Tag Archives: Tax Law Business Law

How Do Florida’s Residential Property Tax Rates Rank Among the States?

How do Florida’s residential property tax rates rank among the states?  A recent study by the non-profit Tax Foundation ranks the effective owner-occupied residential property tax rates of all fifty states.  To provide a meaningful comparison, the study takes into account percentage value increase limitations (like Florida’s “Save Our Homes” cap) and exemptions (like Florida’s “Homestead Exemption”).

The study ranked Florida twenty-five out of the fifty states, with a 1.06% average effective tax rate after taking into account exemptions and limitations. Hawaii’s 0.28% mean effective tax rate ranked lowest.  New Jersey’s 2.38% mean effective tax rate was the highest, followed by Illinois, New Hampshire, and Connecticut, respectively.

Three of the four states with the highest property tax rates also impose significant state income taxes.   While we wish Florida ranked at the bottom of the property tax rate list with Hawaii, we are grateful Florida does not impose a personal income tax in addition to its property tax.

You can see the Tax Foundation study’s full results in a map format by clicking this link:

E. John Wagner, II

Florida Supreme Court Rules for Expedia: Only the Amount Paid by Online Travel Company to Secure Hotel Reservation is Subject to Bed Tax

In a closely watched case, the Florida Supreme Court recently ruled that the tourist development tax (aka the bed tax) is not applicable to the total monetary amount charged by online travel companies, like Expedia, to secure hotel reservations. Counties may only tax the actual amount paid by the online travel company to secure the hotel reservation. Several counties filed a declaratory judgment action against Expedia and other online travel companies. The counties were seeking to tax online travel companies for the total amount a customer pays for making a hotel reservation. Customers make reservations for a hotel on the online travel company’s website, and the price paid by the customer includes a “mark-up” that is greater than the amount paid by the online travel company to the hotel. The counties sought to tax the total amount paid by the customer to the online travel company for securing the hotel reservation. In analyzing the legislative history of the tax, the Court ruled that the tax is be imposed only on the lower amount that hotels receive from the online travel company for the rent of their rooms. A link to the case is here:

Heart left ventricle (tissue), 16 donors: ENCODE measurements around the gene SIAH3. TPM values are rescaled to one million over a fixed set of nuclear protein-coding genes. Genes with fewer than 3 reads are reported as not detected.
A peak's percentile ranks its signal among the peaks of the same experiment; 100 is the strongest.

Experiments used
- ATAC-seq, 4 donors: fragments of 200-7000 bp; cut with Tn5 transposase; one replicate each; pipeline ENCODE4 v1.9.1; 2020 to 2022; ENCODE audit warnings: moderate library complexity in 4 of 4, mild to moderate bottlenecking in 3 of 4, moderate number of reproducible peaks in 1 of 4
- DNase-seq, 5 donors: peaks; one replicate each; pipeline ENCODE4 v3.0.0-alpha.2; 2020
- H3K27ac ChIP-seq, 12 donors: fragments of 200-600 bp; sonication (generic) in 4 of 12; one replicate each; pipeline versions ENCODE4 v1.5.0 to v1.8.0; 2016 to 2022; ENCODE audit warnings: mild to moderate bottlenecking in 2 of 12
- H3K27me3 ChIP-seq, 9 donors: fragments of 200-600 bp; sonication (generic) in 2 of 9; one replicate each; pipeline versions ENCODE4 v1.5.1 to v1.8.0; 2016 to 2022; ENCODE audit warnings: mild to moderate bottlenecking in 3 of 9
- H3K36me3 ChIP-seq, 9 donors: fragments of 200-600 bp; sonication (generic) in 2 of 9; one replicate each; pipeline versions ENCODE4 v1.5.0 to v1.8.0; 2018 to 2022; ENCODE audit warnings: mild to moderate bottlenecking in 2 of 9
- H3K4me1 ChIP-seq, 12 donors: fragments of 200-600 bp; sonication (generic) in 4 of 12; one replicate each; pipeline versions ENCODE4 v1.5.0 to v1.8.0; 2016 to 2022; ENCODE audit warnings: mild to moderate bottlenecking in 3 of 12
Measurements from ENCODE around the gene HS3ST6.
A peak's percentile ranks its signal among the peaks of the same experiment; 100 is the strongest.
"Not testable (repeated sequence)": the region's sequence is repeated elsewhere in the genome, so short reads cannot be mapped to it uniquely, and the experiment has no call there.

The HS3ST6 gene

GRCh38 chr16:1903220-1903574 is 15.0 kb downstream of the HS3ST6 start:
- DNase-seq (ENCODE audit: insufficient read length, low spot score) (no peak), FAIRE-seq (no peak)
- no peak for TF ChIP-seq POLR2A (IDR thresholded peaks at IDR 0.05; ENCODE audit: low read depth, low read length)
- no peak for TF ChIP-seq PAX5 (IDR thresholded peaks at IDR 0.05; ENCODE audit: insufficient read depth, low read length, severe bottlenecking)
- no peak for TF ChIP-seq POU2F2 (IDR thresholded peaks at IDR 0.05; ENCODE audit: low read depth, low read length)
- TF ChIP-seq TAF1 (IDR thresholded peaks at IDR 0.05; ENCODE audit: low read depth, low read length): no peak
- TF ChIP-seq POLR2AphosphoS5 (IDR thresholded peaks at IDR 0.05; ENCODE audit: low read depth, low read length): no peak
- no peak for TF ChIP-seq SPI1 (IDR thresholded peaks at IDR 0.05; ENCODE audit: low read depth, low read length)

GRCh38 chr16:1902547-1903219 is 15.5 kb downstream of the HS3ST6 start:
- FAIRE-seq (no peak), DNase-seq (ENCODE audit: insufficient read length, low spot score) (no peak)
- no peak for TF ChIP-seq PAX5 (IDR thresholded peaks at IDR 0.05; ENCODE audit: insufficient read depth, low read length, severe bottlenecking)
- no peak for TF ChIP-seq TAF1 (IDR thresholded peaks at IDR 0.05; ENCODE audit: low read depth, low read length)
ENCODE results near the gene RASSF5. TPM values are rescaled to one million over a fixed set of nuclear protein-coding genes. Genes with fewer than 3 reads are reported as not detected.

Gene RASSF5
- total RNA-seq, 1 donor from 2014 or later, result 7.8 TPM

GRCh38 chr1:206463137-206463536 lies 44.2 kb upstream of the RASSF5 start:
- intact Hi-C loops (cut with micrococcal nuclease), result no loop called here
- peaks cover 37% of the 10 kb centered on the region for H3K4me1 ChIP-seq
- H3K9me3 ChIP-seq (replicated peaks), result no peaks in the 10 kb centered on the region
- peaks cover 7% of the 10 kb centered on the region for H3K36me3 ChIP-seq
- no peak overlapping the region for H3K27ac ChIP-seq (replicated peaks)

Michael J. Wilson